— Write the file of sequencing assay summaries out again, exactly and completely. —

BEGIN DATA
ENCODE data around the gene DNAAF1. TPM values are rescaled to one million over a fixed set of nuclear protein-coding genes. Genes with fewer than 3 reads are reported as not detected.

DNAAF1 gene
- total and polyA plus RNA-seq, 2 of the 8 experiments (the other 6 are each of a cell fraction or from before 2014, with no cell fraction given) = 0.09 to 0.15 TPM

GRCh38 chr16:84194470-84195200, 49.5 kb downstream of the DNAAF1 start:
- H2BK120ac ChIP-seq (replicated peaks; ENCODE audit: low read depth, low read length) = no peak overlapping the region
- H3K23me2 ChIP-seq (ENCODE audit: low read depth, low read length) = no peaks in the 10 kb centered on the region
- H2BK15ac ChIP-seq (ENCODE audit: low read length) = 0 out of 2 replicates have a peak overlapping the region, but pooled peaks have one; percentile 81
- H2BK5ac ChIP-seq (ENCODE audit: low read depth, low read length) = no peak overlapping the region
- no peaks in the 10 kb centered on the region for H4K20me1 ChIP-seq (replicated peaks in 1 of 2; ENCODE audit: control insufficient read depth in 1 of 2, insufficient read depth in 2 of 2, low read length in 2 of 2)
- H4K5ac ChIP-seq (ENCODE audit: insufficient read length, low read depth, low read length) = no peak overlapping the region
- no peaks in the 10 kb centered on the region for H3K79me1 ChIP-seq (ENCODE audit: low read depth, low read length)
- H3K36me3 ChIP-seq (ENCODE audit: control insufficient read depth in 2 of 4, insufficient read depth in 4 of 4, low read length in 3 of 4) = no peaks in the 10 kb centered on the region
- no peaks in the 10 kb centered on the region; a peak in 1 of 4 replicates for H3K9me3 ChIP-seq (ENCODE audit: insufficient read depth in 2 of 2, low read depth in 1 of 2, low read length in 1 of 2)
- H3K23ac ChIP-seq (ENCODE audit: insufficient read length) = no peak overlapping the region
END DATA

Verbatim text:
ENCODE data around the gene DNAAF1. TPM values are rescaled to one million over a fixed set of nuclear protein-coding genes. Genes with fewer than 3 reads are reported as not detected.

DNAAF1 gene
- total and polyA plus RNA-seq, 2 of the 8 experiments (the other 6 are each of a cell fraction or from before 2014, with no cell fraction given) = 0.09 to 0.15 TPM

GRCh38 chr16:84194470-84195200, 49.5 kb downstream of the DNAAF1 start:
- H2BK120ac ChIP-seq (replicated peaks; ENCODE audit: low read depth, low read length) = no peak overlapping the region
- H3K23me2 ChIP-seq (ENCODE audit: low read depth, low read length) = no peaks in the 10 kb centered on the region
- H2BK15ac ChIP-seq (ENCODE audit: low read length) = 0 out of 2 replicates have a peak overlapping the region, but pooled peaks have one; percentile 81
- H2BK5ac ChIP-seq (ENCODE audit: low read depth, low read length) = no peak overlapping the region
- no peaks in the 10 kb centered on the region for H4K20me1 ChIP-seq (replicated peaks in 1 of 2; ENCODE audit: control insufficient read depth in 1 of 2, insufficient read depth in 2 of 2, low read length in 2 of 2)
- H4K5ac ChIP-seq (ENCODE audit: insufficient read length, low read depth, low read length) = no peak overlapping the region
- no peaks in the 10 kb centered on the region for H3K79me1 ChIP-seq (ENCODE audit: low read depth, low read length)
- H3K36me3 ChIP-seq (ENCODE audit: control insufficient read depth in 2 of 4, insufficient read depth in 4 of 4, low read length in 3 of 4) = no peaks in the 10 kb centered on the region
- no peaks in the 10 kb centered on the region; a peak in 1 of 4 replicates for H3K9me3 ChIP-seq (ENCODE audit: insufficient read depth in 2 of 2, low read depth in 1 of 2, low read length in 1 of 2)
- H3K23ac ChIP-seq (ENCODE audit: insufficient read length) = no peak overlapping the region